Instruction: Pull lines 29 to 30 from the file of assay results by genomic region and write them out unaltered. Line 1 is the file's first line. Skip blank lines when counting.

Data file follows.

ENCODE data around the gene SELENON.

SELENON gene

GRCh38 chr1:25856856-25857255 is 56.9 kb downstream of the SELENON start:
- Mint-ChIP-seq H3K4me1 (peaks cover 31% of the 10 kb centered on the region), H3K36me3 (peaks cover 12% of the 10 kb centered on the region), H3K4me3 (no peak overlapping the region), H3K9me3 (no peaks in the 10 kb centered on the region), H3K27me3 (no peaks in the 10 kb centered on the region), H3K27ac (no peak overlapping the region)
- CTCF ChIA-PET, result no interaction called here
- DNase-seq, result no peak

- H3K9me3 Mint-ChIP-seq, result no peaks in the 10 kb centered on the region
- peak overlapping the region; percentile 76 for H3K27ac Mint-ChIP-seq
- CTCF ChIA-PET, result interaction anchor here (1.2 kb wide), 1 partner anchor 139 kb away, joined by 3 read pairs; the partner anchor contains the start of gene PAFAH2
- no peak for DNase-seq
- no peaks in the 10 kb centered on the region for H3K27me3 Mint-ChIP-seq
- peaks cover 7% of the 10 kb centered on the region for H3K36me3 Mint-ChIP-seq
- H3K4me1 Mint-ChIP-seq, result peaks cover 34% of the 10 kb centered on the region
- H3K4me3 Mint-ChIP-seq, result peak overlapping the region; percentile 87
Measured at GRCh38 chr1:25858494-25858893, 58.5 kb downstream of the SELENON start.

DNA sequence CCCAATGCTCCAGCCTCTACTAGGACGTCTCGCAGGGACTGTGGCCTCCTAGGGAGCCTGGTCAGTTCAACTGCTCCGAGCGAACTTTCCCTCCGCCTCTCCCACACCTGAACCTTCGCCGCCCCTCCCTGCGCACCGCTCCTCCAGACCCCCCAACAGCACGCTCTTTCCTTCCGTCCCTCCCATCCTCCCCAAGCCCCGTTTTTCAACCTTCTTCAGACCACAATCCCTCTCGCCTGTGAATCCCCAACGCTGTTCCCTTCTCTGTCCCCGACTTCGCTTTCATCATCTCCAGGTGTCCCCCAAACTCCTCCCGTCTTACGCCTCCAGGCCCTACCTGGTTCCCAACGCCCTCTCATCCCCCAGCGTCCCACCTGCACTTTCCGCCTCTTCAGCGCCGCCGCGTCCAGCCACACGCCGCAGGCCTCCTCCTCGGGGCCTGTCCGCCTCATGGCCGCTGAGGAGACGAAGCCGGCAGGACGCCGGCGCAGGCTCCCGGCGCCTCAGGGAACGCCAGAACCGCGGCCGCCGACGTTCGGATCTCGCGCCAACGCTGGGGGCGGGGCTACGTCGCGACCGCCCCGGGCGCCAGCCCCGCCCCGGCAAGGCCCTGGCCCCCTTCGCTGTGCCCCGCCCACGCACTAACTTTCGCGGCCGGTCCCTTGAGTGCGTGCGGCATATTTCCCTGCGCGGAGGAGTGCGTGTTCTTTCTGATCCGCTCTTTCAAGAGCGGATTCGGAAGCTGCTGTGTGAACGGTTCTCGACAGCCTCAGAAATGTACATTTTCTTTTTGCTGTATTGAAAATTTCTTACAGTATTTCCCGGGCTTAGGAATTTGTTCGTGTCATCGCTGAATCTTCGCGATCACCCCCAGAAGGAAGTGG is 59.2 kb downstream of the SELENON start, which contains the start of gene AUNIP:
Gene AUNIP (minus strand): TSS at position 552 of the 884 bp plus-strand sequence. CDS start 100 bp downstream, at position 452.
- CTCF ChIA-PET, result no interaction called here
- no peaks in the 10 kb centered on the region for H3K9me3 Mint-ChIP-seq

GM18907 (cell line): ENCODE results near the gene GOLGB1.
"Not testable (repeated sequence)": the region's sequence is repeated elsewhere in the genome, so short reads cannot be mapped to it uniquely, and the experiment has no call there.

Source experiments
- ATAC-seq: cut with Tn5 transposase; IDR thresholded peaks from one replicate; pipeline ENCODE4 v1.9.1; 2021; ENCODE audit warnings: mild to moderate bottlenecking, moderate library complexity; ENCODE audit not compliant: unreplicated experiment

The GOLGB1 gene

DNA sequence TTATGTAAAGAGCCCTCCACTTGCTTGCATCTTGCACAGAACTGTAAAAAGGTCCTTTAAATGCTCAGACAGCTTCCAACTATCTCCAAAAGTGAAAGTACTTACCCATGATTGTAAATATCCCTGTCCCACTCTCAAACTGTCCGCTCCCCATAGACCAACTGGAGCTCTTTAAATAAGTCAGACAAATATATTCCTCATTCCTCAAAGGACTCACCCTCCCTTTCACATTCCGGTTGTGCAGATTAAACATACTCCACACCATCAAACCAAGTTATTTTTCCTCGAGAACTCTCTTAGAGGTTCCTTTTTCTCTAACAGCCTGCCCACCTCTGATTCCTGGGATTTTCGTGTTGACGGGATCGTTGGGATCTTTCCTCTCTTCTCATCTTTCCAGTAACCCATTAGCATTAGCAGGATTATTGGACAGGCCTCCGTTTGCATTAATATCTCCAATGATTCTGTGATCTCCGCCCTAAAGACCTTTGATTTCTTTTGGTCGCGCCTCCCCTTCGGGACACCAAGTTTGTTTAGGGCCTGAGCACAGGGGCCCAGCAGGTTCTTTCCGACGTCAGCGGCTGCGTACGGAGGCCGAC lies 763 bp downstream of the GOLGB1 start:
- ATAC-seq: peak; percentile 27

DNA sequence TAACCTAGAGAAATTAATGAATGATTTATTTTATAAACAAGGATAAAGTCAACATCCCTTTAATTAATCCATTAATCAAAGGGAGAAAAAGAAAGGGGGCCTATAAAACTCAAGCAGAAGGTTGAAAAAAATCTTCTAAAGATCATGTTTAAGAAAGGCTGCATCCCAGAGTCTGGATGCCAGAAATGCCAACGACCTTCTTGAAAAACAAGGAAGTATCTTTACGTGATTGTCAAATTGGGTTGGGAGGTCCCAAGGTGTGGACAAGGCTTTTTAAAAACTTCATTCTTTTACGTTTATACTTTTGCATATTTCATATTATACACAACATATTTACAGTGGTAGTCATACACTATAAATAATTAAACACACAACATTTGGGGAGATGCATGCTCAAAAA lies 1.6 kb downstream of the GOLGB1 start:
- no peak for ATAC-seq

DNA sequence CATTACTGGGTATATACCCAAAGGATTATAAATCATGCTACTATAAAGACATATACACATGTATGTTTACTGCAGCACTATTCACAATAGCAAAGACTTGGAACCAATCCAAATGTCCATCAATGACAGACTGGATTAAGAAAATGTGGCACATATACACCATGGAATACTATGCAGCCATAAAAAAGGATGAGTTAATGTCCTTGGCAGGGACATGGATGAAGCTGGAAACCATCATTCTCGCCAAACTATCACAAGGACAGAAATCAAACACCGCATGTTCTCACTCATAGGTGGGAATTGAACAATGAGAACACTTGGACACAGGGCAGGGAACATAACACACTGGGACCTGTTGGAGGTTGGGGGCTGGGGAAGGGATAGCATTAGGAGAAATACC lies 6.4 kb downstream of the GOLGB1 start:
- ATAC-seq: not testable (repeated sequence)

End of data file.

DNA sequence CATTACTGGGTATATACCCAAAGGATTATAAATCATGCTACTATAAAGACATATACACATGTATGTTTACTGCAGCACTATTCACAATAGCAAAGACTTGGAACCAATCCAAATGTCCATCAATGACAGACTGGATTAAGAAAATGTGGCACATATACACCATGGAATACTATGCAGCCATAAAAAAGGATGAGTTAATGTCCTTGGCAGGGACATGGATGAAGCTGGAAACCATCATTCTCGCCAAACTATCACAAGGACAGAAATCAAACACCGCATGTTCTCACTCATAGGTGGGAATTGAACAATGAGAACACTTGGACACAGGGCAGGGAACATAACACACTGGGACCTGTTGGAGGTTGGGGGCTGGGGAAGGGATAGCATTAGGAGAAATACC lies 6.4 kb downstream of the GOLGB1 start:
- ATAC-seq: not testable (repeated sequence)